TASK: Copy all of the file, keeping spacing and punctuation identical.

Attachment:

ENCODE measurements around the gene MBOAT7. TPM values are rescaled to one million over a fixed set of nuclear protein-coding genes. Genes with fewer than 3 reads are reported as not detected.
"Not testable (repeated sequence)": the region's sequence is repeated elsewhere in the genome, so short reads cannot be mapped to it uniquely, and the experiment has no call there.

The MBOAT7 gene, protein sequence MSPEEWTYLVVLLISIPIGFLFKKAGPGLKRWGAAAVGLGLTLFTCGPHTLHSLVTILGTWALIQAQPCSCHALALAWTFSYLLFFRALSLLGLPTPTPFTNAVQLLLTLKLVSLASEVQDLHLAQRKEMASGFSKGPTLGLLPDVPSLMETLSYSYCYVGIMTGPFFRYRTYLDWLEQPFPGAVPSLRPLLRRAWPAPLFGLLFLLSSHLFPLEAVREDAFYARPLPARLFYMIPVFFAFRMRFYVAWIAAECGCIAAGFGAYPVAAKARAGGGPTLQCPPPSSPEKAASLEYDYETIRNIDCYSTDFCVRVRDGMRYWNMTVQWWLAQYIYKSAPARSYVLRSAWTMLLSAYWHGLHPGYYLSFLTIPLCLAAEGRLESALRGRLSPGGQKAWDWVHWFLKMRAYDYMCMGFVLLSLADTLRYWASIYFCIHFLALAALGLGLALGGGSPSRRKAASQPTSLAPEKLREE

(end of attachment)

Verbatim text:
ENCODE measurements around the gene MBOAT7. TPM values are rescaled to one million over a fixed set of nuclear protein-coding genes. Genes with fewer than 3 reads are reported as not detected.
"Not testable (repeated sequence)": the region's sequence is repeated elsewhere in the genome, so short reads cannot be mapped to it uniquely, and the experiment has no call there.

The MBOAT7 gene, protein sequence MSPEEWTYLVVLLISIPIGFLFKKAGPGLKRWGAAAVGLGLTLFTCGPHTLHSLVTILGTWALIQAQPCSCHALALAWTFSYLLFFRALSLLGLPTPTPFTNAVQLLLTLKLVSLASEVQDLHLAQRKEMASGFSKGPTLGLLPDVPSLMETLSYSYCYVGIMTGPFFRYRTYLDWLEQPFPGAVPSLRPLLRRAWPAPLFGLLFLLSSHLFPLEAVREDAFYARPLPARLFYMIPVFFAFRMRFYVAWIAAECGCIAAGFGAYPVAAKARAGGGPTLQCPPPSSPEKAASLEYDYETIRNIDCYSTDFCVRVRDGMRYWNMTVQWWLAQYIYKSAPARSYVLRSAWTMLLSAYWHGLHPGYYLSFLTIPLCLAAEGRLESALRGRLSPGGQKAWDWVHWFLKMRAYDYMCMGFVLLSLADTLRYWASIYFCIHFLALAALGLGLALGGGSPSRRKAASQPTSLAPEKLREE